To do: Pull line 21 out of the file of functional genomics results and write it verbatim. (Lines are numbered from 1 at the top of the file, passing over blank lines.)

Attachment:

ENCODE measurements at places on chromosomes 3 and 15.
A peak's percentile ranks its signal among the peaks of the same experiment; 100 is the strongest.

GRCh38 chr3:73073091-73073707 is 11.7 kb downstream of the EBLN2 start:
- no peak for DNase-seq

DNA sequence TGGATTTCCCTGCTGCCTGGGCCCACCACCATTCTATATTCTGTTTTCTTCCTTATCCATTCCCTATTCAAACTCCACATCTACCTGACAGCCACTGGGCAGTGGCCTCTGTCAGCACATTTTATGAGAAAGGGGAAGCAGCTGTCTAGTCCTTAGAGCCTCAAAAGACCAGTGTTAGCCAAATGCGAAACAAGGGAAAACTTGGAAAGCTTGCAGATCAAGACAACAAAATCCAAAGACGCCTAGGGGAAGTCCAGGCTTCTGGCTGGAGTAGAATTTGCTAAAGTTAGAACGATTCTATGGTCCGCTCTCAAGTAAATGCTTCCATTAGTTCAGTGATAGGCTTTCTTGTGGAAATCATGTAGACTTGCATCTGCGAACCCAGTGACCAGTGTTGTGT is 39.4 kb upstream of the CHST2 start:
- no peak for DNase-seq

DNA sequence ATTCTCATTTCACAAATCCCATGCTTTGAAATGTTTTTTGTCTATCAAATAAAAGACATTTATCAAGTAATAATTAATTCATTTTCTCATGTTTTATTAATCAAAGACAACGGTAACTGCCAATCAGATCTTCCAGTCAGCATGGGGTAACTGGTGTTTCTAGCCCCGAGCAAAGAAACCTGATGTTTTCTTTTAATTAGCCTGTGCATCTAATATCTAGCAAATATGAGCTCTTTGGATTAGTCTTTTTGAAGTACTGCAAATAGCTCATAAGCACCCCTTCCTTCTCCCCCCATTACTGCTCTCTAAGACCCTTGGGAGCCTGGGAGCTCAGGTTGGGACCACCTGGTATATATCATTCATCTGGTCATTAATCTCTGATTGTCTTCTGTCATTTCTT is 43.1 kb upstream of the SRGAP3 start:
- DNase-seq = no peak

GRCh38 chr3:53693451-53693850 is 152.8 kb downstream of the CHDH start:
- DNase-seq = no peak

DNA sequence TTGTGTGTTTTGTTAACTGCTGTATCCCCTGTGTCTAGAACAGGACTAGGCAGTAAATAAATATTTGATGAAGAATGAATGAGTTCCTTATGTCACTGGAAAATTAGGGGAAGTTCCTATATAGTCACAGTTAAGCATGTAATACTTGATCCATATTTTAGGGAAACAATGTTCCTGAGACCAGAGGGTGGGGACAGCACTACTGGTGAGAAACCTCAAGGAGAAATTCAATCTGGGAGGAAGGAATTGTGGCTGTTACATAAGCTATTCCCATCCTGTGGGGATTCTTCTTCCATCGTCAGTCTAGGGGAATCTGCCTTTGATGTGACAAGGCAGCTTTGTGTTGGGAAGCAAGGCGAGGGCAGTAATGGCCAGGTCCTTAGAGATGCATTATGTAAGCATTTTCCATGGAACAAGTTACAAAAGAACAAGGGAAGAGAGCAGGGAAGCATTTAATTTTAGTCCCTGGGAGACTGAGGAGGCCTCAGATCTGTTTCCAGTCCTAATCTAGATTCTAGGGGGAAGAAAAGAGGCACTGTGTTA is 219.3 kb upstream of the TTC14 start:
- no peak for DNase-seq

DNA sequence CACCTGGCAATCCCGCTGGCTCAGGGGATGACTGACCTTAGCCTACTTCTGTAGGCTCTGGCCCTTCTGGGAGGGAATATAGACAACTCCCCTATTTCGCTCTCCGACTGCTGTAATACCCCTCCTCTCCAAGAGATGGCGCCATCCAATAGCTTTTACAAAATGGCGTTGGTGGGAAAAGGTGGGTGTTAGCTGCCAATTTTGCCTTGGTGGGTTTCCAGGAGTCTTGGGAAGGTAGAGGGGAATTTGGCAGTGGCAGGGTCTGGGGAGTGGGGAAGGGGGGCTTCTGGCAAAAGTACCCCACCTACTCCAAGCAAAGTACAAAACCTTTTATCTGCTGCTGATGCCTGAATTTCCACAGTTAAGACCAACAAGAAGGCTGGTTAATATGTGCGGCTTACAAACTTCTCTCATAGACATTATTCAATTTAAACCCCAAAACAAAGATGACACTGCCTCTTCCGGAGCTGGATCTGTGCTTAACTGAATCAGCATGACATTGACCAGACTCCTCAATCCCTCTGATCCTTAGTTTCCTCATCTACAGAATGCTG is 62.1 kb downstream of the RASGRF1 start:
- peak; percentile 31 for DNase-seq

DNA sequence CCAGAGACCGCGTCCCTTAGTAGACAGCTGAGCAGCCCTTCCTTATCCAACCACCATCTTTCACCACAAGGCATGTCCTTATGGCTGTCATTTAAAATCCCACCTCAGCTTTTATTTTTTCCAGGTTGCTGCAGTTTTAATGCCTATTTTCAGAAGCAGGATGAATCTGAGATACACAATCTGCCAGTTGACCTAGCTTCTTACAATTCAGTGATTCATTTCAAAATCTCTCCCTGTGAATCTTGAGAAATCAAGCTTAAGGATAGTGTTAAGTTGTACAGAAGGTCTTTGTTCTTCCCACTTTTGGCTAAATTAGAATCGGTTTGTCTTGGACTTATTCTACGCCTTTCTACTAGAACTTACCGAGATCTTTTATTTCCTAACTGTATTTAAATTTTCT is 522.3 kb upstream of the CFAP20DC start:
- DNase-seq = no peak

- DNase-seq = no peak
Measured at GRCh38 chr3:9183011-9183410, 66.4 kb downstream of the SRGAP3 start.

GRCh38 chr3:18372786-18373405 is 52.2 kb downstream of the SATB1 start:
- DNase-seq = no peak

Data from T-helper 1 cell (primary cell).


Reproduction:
Data from T-helper 1 cell (primary cell).